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Taking Back the Streets & the Movement

By: 
Remy Kharbanda and Andrea Ritchie
Date Published: 
June 01, 2006
    Since Columbus first set foot on North American shores, and since the formation of the first state sponsored police forces, slave patrols, state violence and resistance to it have been permanent fixtures of the American experience.

“We Charge Genocide,” presented to the United Nations by the Civil Rights Congress in 1951, documented thousands of incidents of police brutality against African-Americans alone. The Black Panther Party first came together in response to police violence in Oakland, CA. When the issue of police brutality exploded into the national consciousness following the 1991 videotaped beating of Rodney King, communities of color were quick to point out that “this kind of thing happens every day.”

However, the early 1990s represented a turning point for the anti-police brutality movement in the US. Endemic police violence gained mainstream attention, first through the King case and then through national hearings held by the NAACP and the US Civil Rights Commission. Large civil and human rights bureaucracies such as Amnesty International, Human Rights Watch, and the ACLU then joined the fray—framing police brutality as a “domestic human rights” issue, holding tribunals, and publishing reports documenting police brutality across the country. Since then, for better or worse, these organizations have played a central role in framing, circumscribing, and driving mainstream anti-police brutality discourse in the US.

Then came September 11, 2001, which fundamentally changed the nature and viability of anti-police brutality organizing as we know it. Understandably, attention shifted and narrowed to the violence of US enforcement agents overseas, and to the domestic fallout of the “war on terror.” However, the mainstream has largely failed to make the links between the “war on terror,” ongoing militarization of police forces in the US, and the continuing epidemic of police brutality in communities of color.

Movement diluted

Where does this leave us in 2006, now that the attention of mainstream civil and human rights organizations has largely shifted away from broader police brutality issues? Where do those of us who see police brutality as one of the frontline manifestations of violent state power and control go from here? How do we assess the limitations and successes of anti-police brutality organizing to date and envision a reinvigorated movement challenging state violence in all its forms?

Critically examining the role of mainstream civil and human rights organizations in the US anti-police brutality movement is an important first step in this process. It is understood by many in the anti-police brutality struggle that these organizations espouse and pursue an agenda that is radically different from our own. Moreover, despite the fact that they work on issues directly affecting victims of policy brutality, they have not seen themselves as accountable to the individuals and communities whose experiences they document and whose rights they purport to vindicate.

As a result, these groups have failed to support local leadership and organizing in communities most impacted by police brutality in a sustained and respectful fashion. They have also been largely unwilling to name or take action around systemic oppressions beyond policy brutality, that are at work both in American society and within the organizations themselves.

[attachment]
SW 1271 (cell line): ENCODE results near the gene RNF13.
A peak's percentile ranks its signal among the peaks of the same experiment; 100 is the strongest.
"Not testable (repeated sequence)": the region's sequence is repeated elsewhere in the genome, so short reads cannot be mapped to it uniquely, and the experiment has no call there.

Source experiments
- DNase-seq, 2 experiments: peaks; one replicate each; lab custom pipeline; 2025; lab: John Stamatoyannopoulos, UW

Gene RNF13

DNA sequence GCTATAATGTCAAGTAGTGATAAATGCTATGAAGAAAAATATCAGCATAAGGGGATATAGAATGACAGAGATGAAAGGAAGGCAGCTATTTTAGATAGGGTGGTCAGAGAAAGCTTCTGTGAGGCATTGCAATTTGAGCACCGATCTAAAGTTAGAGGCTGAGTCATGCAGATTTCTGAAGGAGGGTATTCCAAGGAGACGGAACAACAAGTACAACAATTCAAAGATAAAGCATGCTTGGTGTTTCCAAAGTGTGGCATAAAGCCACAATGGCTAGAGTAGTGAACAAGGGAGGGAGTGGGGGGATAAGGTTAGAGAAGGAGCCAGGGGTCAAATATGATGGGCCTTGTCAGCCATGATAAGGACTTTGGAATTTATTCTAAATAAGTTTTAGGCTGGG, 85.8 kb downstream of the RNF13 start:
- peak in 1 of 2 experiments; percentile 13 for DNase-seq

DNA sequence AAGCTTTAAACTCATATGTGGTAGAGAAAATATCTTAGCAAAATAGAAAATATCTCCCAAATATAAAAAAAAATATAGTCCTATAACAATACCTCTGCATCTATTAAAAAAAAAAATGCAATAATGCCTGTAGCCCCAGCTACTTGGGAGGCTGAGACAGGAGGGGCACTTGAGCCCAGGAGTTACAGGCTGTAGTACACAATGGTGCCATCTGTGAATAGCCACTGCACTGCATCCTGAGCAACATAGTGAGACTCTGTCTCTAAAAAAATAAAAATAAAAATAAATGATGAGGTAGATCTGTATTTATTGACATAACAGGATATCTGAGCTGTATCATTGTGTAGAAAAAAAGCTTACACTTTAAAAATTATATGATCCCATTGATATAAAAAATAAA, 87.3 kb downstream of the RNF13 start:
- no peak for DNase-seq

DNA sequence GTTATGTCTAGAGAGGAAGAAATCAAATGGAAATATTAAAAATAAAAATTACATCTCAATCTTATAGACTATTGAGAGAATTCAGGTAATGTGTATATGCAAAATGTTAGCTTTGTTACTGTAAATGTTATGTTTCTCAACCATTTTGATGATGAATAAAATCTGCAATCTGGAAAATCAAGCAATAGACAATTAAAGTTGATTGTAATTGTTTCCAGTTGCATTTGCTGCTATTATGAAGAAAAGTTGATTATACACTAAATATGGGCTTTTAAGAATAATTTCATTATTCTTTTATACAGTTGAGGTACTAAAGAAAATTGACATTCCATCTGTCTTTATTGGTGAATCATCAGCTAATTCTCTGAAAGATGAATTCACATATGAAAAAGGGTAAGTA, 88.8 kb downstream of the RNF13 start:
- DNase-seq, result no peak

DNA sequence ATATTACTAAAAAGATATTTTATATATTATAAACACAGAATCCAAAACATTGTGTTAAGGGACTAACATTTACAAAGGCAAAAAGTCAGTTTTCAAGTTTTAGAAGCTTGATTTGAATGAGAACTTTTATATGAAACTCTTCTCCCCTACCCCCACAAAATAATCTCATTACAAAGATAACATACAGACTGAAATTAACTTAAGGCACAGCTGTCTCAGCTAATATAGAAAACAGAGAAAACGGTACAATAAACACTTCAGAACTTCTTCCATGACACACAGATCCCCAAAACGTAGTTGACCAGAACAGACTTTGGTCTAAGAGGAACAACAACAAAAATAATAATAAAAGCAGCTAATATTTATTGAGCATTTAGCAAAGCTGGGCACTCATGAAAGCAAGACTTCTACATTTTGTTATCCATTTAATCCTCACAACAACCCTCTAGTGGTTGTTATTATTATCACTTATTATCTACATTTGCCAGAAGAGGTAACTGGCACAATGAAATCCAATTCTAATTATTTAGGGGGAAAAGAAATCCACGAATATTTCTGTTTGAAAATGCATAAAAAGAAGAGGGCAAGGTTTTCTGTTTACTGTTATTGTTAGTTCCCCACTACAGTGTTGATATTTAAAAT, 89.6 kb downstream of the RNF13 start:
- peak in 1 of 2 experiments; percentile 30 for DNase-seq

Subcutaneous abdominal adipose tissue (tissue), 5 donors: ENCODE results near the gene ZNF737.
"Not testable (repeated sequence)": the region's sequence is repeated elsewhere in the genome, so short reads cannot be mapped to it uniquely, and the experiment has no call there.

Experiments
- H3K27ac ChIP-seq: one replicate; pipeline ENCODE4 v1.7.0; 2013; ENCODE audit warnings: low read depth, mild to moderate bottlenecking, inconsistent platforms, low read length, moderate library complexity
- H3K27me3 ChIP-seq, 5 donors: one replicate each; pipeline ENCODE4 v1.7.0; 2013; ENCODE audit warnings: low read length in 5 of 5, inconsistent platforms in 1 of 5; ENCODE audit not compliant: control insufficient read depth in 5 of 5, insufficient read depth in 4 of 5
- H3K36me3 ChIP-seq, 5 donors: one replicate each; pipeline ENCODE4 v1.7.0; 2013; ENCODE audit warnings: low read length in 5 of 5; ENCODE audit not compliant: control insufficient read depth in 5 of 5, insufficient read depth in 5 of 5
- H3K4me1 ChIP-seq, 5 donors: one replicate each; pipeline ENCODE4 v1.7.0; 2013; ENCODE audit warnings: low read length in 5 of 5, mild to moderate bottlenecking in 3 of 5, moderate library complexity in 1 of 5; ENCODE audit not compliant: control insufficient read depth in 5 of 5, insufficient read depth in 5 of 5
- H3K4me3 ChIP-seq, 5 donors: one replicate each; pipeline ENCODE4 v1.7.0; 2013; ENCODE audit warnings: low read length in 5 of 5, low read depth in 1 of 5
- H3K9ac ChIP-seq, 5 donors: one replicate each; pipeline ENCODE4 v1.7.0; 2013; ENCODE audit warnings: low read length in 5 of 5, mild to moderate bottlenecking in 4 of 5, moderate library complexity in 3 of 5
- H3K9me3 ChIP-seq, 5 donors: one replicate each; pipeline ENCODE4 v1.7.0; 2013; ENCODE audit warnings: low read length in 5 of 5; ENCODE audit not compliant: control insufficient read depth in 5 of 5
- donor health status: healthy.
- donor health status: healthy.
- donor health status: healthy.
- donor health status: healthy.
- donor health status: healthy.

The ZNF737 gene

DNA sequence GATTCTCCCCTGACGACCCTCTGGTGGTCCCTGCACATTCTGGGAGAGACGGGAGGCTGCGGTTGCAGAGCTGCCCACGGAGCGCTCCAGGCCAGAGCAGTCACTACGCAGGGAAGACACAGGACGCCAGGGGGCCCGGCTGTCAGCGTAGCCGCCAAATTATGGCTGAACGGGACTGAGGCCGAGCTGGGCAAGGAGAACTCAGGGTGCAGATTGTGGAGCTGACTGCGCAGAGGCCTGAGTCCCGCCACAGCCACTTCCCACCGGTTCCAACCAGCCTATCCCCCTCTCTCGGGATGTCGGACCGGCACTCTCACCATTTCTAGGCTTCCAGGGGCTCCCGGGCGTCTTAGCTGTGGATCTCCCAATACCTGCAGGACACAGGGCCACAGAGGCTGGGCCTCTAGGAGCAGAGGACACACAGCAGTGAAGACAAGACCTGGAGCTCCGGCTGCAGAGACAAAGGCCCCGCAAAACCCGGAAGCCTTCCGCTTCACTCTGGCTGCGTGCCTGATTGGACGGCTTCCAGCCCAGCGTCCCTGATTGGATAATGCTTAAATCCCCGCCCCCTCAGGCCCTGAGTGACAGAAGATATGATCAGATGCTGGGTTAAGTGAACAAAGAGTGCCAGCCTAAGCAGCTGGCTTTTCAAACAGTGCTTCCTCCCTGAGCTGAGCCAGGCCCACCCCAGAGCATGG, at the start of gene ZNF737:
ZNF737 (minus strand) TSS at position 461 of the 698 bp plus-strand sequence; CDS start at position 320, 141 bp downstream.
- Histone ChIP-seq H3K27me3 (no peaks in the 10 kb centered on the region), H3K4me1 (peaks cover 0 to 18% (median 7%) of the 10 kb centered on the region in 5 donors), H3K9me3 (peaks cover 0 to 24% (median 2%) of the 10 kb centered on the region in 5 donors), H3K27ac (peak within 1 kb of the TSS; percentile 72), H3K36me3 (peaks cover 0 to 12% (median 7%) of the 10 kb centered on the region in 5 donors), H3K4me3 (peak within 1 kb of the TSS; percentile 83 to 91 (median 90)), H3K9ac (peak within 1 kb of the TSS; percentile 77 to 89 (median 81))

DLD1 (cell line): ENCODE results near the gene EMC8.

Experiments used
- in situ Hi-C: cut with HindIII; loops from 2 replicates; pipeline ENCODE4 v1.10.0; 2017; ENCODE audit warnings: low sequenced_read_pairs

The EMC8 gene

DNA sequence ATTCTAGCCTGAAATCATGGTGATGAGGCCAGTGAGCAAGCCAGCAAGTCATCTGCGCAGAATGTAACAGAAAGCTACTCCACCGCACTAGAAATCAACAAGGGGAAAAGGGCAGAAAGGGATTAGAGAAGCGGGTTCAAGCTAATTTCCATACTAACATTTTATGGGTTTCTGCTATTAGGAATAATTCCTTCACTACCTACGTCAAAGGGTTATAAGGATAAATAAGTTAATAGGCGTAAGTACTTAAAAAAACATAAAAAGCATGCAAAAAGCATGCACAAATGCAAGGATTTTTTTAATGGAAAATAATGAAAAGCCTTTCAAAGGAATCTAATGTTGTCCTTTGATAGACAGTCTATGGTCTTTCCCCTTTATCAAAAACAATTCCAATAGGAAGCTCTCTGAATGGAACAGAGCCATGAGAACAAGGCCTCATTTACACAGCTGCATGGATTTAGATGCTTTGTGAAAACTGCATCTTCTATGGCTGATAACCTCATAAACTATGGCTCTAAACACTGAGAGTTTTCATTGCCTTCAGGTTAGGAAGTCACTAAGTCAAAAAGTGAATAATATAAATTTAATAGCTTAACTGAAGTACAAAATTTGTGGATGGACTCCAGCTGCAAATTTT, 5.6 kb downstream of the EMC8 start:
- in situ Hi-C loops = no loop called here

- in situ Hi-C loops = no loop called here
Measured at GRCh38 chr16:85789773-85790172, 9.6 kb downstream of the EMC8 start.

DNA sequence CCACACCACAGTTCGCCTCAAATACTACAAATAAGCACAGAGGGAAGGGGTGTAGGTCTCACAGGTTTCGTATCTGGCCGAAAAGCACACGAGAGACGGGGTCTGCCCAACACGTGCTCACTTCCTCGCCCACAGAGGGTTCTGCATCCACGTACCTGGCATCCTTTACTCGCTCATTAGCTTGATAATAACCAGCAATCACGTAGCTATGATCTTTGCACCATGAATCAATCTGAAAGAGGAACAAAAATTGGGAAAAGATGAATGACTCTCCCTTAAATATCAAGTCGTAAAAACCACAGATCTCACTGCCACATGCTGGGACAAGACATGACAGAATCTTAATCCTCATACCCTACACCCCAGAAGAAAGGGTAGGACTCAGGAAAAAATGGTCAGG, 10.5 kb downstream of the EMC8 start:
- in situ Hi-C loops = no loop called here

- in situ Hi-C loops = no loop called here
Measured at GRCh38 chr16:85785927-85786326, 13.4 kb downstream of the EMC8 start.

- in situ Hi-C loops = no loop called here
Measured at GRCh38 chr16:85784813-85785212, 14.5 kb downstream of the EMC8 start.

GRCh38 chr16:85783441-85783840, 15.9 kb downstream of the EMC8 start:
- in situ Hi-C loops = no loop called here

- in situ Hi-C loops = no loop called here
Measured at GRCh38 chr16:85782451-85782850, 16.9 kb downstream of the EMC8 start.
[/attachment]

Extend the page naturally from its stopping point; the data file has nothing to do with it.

Despite giving lip service to working in partnership with impacted communities—the “sources” that enable these organizations to garner funds and accolades—these communities are given little meaningful agency with respect to how their experiences are represented and contextualized. We are expected to share our experiences, contacts, and perspectives with “objective” researchers whose location within systemic power relations is never questioned. They insist that we expose the details of our brutalization—the more “egregious” the better—before the media or a panel of “experts,” but we cannot be trusted to provide the appropriate analysis and context to our “stories.” The recommendations they make based on our experiences are carefully controlled to preserve enhanced credibility with policymakers resulting from their predominantly white and/or middle-class staff and memberships. Therefore, they often reject out of hand perspectives and experiences that don’t conform to their predetermined agenda.

Ultimately, large civil and human rights organizations have failed to advance an effective response to police brutality, instead trusting law enforcement agencies—and those whose interests they serve—to police the police. In some cases, they have contributed to perpetuating reliance on law enforcement-based responses to social problems, suggesting that states should meet their obligations to protect people from interpersonal violence with more of the very “law and order” that allows police brutality to take place with impunity.

Grassroots response

As we move forward, it is important to examine our simultaneous disempowerment by and complicity in the power relations of the US police brutality movement of the past decade-and-a-half. Grassroots organizers and survivors of police violence cannot be faulted for collaborating with such organizations and taking advantage of the resources and media attention they are able to attract. However, as individuals who have pursued this route, we now question whether continuing to do so, particularly in the current climate, ultimately serves our interests or is a productive use of our energies.